Updated LED Message Board Driver

In the past few months several people have contacted me to ask if I could update my LED USB Message Board driver so that it works on 64 bit machines, especially Windows 7. So I have finally gotten round to that.

It actually took me longer to find the source code than to fix it for 64 bit machines :-) It was one of those seemingly counter-intuitive problems. I had to tell Visual Studio to target x86 machines when compiling to make it work on 64 bit computers. This is because the USB code that I'm using is 32 bit only, so changing the compiliation to target x86 means that a 64 bit machine will know to run the code in 32-bit mode. Easy when you know how.

It might mean this driver has a limited shelf life, I'm probably not going to re-write a specific 64 bit version. So if Microsoft stop allowing 64 bit machines to run 32 bit code then the driver will stop working. But for now it works. It even means that I can use my own LED display again, since I've been running Windows 7 64 bit for ages...

My LED driver page is here.

Using my Fez Touch

Carrying on my journey of running DALIS programs on the .Net Micro Framework, here is a photo showing some actual screen output:

...apart from having to upgrade the firmware on my Fez Panda to get the screen drivers working it was pretty painless. I have some more work to do yet, I have only written the absolute basics of writing to the screen, but I know it can all be done. I think that I'll probably try to get an IDE 40 pin male to female cable, which will allow me to connect the Fez Touch to the Fez Panda using a flexible cable. Performance of running DALIS programs is not great, so I may have to try and do some optimisation. Having said that, DALIS was never designed to be a high performance language anyway.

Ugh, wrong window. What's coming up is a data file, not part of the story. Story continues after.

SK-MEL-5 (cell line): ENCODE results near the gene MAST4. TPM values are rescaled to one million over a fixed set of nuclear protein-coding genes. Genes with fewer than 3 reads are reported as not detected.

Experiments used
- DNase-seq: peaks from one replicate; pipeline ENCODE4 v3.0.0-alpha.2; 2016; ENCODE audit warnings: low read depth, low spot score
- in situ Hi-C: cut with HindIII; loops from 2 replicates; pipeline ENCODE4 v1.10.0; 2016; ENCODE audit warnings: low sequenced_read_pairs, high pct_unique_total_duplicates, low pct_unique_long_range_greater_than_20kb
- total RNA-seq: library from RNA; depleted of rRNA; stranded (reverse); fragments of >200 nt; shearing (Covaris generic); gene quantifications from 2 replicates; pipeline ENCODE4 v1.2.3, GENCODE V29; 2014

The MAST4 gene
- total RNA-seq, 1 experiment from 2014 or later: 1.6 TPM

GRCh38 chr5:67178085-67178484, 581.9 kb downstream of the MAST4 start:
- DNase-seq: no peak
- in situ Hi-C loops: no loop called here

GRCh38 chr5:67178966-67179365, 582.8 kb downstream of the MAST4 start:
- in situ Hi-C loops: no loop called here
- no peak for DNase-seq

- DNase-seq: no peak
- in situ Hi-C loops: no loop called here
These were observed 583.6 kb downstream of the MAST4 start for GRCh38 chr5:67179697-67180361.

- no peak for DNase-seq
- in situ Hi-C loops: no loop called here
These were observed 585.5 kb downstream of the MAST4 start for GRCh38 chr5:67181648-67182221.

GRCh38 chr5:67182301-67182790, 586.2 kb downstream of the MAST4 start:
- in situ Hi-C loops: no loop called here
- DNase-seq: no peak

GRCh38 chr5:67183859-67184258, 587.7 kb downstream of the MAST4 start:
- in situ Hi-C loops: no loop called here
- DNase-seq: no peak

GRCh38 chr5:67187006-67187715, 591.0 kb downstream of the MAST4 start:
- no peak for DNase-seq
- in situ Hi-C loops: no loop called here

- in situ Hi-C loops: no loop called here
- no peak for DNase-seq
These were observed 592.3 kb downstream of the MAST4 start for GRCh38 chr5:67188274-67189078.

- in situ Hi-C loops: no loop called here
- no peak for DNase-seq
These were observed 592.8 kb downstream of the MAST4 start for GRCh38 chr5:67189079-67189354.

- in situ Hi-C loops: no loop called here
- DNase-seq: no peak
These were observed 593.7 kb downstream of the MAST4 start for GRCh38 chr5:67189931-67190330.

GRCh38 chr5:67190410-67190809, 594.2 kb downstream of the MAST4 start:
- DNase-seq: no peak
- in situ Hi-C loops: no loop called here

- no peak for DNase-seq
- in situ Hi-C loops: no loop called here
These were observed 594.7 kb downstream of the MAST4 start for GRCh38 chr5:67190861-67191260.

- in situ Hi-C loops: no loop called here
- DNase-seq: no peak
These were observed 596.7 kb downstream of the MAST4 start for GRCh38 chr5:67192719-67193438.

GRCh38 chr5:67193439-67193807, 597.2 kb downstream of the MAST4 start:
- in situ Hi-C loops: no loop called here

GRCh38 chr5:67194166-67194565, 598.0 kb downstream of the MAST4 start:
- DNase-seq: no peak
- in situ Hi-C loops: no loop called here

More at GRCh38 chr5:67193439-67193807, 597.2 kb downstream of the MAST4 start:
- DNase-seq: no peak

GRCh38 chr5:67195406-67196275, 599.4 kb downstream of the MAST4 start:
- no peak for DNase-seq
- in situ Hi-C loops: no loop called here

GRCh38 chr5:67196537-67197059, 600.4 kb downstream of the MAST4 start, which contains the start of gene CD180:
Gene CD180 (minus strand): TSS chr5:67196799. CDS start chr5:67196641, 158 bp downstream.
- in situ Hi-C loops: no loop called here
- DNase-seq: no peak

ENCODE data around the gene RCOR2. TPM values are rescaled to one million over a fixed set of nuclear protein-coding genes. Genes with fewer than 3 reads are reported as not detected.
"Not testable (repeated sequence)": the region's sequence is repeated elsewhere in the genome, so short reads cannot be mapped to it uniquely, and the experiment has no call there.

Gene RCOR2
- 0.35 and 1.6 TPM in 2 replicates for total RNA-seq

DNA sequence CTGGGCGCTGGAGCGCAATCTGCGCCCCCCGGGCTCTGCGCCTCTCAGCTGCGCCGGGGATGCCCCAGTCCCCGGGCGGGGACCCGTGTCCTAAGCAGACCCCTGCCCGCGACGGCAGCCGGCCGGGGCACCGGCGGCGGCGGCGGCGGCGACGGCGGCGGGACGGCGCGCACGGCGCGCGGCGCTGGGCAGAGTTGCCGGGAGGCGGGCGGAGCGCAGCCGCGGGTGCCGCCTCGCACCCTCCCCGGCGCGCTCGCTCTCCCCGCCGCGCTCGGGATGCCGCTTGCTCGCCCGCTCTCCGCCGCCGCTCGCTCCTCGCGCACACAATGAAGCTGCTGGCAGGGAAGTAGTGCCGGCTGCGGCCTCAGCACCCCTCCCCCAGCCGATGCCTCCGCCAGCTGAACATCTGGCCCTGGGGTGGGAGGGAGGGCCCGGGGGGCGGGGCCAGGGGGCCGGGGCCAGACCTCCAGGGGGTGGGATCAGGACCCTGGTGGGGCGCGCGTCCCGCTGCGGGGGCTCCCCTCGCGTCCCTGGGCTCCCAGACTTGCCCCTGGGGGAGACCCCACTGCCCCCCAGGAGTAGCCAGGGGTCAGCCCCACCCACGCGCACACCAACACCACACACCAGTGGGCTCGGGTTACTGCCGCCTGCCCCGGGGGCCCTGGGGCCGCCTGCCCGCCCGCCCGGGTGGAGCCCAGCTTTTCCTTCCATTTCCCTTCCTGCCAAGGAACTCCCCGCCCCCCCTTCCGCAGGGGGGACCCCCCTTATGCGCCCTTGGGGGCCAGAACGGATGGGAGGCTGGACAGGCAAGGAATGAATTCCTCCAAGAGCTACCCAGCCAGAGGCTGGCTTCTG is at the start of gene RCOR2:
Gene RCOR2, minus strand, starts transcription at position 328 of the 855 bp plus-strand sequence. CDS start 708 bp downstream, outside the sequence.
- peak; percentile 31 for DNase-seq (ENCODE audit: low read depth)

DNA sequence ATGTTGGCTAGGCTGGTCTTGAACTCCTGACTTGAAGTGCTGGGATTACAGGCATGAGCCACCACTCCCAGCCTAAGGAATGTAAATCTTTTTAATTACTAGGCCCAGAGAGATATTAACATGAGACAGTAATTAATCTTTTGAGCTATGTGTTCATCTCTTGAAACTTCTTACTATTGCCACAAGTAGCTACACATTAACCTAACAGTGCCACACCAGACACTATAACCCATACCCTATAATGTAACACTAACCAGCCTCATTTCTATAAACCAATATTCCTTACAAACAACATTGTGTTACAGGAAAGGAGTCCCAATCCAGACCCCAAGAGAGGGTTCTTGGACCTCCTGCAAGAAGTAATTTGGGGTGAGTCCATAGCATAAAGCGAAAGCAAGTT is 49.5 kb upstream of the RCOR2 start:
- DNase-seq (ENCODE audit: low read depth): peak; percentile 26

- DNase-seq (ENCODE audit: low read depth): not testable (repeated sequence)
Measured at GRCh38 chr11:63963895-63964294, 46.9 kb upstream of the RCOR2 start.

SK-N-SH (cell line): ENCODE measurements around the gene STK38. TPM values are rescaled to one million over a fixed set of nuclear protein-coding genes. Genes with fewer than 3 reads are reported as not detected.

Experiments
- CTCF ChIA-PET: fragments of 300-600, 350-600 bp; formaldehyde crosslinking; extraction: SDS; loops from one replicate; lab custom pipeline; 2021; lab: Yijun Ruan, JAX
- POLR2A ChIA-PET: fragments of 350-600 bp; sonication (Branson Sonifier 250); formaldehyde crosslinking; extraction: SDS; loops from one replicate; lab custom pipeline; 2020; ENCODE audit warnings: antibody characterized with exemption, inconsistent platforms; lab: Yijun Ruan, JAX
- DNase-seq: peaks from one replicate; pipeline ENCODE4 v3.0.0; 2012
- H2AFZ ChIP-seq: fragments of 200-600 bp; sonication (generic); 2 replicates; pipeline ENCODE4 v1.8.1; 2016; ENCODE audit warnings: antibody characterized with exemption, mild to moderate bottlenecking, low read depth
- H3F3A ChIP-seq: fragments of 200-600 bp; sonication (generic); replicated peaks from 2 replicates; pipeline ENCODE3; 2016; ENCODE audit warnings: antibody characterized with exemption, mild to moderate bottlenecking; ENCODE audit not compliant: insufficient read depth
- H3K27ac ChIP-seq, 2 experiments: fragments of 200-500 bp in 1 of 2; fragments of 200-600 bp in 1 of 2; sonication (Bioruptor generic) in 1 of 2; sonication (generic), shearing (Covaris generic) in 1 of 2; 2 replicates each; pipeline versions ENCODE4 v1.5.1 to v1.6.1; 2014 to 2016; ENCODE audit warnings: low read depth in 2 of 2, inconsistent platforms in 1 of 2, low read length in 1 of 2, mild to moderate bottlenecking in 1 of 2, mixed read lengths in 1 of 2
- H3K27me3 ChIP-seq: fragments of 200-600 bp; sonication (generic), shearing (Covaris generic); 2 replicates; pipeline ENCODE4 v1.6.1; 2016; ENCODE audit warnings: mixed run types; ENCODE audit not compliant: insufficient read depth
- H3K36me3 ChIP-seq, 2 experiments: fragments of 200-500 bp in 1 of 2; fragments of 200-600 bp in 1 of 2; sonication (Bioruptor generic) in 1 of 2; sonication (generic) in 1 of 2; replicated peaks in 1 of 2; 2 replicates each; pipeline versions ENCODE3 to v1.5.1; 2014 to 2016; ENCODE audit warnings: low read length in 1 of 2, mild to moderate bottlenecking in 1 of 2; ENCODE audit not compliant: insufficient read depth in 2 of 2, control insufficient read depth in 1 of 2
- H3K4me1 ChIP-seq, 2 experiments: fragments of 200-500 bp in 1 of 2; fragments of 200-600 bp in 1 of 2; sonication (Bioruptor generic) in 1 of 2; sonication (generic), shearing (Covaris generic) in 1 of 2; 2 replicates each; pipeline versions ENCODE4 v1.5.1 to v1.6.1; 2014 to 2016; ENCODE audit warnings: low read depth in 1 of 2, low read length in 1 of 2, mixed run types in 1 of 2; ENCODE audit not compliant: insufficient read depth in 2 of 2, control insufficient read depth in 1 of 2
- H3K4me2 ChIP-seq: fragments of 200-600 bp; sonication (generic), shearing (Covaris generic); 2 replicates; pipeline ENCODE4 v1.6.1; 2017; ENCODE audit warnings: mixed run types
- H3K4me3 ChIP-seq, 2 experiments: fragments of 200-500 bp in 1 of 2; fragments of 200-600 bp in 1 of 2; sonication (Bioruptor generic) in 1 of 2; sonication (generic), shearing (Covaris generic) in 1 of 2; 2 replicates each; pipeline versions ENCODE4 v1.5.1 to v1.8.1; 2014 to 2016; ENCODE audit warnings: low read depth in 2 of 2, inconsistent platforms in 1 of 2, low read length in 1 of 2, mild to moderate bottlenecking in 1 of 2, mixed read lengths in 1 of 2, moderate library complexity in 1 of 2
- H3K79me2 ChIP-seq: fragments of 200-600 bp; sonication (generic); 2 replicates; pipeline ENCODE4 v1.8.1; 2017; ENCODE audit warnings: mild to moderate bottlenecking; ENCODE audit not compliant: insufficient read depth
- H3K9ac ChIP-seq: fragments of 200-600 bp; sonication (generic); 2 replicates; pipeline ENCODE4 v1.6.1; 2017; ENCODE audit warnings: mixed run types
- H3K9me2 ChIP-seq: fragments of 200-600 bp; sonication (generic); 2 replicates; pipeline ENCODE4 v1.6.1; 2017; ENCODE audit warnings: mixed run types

DALIS on the Fez Panda II

Now that I have DALIS running in the .Net Micro Framework, I decided that I should try it on some real hardware, so I bought a Fez Panda II to try it out on. Currently this only supports .Net Micro Framework v4.1, so I had to tweak a few things, but not much.

So here is a screenshot of it running in the Visual Studio debugger:

That's running on the actual hardware, with the output set to come out on the debug console. I'm still testing with the same temperature converter DALIS program. But it works, which is the main thing. The next task is to get the output appearing on the Fez Touch colour screen that I also bought. The end result might be to run DALIS programs from the SD card... or to download them from the web and always run the latest code.

DALIS on the .Net Micro Framework

For some reason I decided to see if I can get my new DALIS programing language working on the .Net Micro Framework, so I went off and got myself the latest version (4.2) to give it a try. Since the DALIS proof-of-concept was already written in C# I didn't think it would be too hard to port it.

It wasn't a totally trivial excercise, but I thought it's better to try it now rather than do it later when I have implemented lots more features in the DALIS language. The biggest things I had to do was remove any use of Generics and Nullable Types, both of which aren't in the Micro Framework. Apart from that the changes were all minor things. So I've ended up with a single set of source files which can compile in both the full blown .Net Framework and the Micro Framework too. If nothing else, it will force me to write efficient code.

I also had to write some sort of Console Window, so that I could display some output on a screen. If there is some feature for writing text to a console type of output on an LCD screen in the Micro Framework, I didn't find it yet... But I had fun writing my own anyways.

So, here is another example program which shows temperature conversions between Centigrade and Farenheit (running in the emulator, since I haven't got any real hardware for that yet):

DALIS on the .Net Micro Framework

...and here is the DALIS source code that I'm running:

min = 30
max = 220
gap = (max-min) / 17
WRITE "deg F   deg C"+RETURN
LOOP f=min
   WRITE TEXT(f,1)+"    "+TEXT(c,1)+RETURN
REPEAT f=f+gap IF f<(max+1)

Of course, I also tried running my classic ASCII Mandelbrot, but I promised I wouldn't post any more fractals for a while ;-)